Introduction: Giving Yourself a Shot
My grandmother had diabetes, and I remember watching her give herself insulin shots and thinking to myself, "I hope I never have to do anything like that. I could never." If you're anything like me, when you were told by your doctor that you would have to give yourself shots, you were mortified.
The first dosage I got was done at the doctors office so that they could show me how to administer the shot. I was not expecting it to be very painful, but it ended up being one of the most painful things I have experienced medically. I was already dreading giving myself the shots, but now it was even worse. The first thing I did when I got home was look up the best way to painlessly give yourself a shot. After almost a year of practice, I think I have a pretty good combination of different methods to make the experience the best it can be.
Hopefully this tutorial will save people the pain I experienced.
Step 1: Gather Your Materials
Here is a list of materials you will need:
- Shot pen
- Alcohol Swab
- Ice Pack
- Music Source
- Sharps Container
The first thing you want to do is gather all of these materials and put them in a calm, safe place where you will administer the shot.
Also, I find that it helps minimize the pain if the medicine is room temperature when you do the shot. So if your medication is refrigerated, take it out of the refrigerator at least 30 minutes beforehand to let it warm up.
Step 2: Numb the Area
One of the easiest and best ways I have found to dull the pain of the needle is to numb the area. You could buy numbing cream, but th at is just an extra unnecessary expense in my experience. A cold ice pack will have the same affect, and you most likely already have either an actual ice pack or something you could substitute one for (e.g. frozen vegetables, ice cream tub, popsicles, or any other frozen good really).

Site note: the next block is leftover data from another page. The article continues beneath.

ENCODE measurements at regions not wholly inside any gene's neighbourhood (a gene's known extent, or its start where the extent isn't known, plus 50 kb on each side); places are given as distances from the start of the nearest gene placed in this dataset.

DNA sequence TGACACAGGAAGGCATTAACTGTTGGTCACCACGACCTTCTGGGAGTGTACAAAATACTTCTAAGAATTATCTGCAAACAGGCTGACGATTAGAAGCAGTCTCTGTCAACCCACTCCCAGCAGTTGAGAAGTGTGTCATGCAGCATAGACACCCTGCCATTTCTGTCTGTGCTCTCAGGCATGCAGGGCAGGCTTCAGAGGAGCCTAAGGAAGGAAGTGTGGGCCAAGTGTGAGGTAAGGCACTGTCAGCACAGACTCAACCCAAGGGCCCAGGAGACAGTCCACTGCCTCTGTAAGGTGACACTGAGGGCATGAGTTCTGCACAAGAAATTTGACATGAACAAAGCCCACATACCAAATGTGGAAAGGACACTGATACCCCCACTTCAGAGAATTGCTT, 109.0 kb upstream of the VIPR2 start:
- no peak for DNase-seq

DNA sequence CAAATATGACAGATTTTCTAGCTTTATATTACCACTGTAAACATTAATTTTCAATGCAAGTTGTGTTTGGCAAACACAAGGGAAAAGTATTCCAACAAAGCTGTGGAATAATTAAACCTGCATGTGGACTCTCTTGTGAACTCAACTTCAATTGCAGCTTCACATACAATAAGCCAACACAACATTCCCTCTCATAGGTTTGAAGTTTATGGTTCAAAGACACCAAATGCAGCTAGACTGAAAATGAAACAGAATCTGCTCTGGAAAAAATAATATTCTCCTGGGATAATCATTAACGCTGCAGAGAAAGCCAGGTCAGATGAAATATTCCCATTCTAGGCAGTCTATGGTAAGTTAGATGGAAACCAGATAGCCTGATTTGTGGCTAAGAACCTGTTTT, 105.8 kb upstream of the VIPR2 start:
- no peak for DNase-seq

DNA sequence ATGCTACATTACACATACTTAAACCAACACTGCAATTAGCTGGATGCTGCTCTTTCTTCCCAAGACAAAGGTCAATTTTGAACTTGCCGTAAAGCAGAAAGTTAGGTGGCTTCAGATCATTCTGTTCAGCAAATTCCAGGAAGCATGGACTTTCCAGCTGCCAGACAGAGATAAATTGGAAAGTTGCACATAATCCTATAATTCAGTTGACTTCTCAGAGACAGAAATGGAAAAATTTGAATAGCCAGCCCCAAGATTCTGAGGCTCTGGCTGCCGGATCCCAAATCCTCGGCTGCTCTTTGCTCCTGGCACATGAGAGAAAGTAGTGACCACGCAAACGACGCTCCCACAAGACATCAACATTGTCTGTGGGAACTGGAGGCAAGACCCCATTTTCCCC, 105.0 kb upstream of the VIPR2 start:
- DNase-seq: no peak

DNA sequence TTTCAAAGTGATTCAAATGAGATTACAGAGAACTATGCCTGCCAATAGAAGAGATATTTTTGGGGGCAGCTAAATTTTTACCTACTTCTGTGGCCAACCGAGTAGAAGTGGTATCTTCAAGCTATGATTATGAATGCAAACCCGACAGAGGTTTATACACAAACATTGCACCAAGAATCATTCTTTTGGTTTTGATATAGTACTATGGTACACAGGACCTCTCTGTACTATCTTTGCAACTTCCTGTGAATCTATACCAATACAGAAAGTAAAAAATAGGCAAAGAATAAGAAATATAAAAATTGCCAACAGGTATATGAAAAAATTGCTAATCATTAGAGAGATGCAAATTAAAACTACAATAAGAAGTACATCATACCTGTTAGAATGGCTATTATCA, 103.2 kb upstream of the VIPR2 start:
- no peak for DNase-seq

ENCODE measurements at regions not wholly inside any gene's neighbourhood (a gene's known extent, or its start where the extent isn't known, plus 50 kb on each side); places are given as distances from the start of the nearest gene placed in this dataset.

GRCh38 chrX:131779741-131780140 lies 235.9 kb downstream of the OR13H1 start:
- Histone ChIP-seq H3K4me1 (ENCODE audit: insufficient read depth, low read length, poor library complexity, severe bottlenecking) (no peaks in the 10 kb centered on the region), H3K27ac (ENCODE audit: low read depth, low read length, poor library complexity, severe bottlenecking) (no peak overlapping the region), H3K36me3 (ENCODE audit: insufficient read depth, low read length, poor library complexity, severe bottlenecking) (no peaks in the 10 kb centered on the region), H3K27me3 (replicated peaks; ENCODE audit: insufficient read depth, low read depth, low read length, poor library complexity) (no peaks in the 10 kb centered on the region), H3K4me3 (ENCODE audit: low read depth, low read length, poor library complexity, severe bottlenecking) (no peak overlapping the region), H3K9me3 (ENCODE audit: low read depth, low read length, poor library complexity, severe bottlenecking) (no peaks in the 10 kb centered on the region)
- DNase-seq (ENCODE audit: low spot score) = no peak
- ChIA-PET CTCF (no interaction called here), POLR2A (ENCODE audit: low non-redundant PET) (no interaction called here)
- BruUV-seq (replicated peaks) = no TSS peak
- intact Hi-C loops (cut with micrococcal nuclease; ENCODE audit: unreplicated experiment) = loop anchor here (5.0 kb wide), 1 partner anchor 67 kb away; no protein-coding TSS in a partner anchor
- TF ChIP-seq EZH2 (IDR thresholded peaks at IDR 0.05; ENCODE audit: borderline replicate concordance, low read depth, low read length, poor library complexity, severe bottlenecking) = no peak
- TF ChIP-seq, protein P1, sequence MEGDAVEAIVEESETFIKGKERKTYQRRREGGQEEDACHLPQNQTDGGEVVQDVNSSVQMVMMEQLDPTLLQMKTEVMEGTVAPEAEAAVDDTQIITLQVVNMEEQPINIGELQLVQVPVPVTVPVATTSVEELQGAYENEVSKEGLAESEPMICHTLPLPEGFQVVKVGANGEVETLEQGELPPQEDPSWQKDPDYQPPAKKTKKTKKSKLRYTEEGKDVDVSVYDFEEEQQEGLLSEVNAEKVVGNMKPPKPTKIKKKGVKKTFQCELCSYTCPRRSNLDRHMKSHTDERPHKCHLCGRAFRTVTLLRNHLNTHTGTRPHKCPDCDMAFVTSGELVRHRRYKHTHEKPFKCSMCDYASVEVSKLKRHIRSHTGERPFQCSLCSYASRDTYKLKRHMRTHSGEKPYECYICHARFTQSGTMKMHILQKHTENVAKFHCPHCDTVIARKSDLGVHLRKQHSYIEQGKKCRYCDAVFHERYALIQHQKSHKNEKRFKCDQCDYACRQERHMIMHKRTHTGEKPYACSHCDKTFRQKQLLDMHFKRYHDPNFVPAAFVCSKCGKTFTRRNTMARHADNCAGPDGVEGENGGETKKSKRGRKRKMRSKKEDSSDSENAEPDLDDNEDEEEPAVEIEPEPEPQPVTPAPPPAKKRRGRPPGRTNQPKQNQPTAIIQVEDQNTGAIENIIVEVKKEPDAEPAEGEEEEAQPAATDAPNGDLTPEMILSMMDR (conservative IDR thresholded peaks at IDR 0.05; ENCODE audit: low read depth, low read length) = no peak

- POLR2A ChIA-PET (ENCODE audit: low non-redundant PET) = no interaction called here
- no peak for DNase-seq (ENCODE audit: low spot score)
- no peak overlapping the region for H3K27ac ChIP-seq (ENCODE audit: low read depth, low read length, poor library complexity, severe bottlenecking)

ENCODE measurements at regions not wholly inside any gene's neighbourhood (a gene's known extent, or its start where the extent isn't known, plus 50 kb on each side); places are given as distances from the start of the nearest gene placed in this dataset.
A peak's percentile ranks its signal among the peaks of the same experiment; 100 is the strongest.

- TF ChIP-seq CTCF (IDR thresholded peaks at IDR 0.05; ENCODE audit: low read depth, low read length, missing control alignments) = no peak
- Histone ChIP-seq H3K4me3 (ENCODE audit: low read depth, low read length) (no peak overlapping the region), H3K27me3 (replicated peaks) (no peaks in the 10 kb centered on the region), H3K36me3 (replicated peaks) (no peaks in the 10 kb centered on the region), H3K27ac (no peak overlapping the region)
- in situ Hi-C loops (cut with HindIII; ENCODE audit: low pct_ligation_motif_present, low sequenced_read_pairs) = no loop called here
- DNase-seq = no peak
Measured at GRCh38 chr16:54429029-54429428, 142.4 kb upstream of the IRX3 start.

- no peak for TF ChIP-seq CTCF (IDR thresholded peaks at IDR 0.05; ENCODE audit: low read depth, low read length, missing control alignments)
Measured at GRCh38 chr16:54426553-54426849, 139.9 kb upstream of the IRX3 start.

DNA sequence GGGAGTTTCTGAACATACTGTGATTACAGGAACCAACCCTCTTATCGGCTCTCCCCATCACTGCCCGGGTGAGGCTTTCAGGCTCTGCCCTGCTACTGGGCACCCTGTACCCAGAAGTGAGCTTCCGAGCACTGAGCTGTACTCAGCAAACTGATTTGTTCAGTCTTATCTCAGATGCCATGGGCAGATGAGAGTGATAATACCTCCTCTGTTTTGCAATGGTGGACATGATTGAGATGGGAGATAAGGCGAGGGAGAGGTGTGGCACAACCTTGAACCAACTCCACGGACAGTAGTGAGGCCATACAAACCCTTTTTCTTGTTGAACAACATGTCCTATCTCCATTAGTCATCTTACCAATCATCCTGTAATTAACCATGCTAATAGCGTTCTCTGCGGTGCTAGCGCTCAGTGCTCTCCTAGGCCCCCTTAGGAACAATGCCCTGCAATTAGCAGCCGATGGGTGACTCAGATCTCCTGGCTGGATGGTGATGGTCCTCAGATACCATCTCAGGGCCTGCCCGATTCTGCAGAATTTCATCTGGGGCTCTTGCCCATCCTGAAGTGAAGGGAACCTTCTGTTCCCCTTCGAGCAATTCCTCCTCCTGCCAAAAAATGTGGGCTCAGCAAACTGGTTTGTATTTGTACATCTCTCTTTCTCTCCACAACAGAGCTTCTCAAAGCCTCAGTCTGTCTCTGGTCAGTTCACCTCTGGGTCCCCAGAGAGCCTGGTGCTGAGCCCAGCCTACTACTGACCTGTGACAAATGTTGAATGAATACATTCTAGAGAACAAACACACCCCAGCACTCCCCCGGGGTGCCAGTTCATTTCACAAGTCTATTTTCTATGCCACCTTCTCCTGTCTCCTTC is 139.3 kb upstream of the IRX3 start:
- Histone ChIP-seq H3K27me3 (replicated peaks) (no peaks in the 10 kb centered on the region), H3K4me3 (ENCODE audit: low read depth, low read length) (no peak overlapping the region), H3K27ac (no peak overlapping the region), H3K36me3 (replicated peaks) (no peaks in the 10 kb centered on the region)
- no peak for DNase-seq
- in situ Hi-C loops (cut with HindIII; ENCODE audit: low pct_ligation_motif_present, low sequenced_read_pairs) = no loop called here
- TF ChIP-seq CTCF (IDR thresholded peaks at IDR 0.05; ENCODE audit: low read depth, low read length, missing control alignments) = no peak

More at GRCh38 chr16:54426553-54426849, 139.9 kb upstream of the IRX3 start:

Pick a spot on your upper thigh that you will be doing the injection. Place the ice pack on that spot. Wait about 10 minutes or until you feel that your leg is sufficiently numb.
Step 3: Disinfect the Area
Once your leg is numb, remove the ice pack. Take an alcohol swab and wipe a bigger area than you think you need clean. Be sure to only touch one side of the alcohol swab to keep the area on your leg as clean as possible.
Step 4: Get Music Ready
The second method I use to dull the pain is distracting myself with loud music. The click of the pen can be startling and I've found that having loud music so that I can't hear it somehow makes the shot less painful. Also just having something else to focus on helps.
Pick a song that is loud and will get you pumped. Then pick a spot in that song and tell yourself that is the point you will administer the shot at. I like to pick a song where the bass drops or a beat comes in because those are good points to push the button at.
My go to song is Fake Love by Drake, but pick whatever song you think will help you the most.
Step 5: Prepare the Shot
Now it is time to get the shot ready.
First you want to check that the medicine inside the shot is good. Ask your doctor and check your specific prescription for details, but for mine it should be clear and filled to the black line (as indicated in the first photo). I hold mine up to the light to check for any cloudiness and then flip it over to make sure it is full.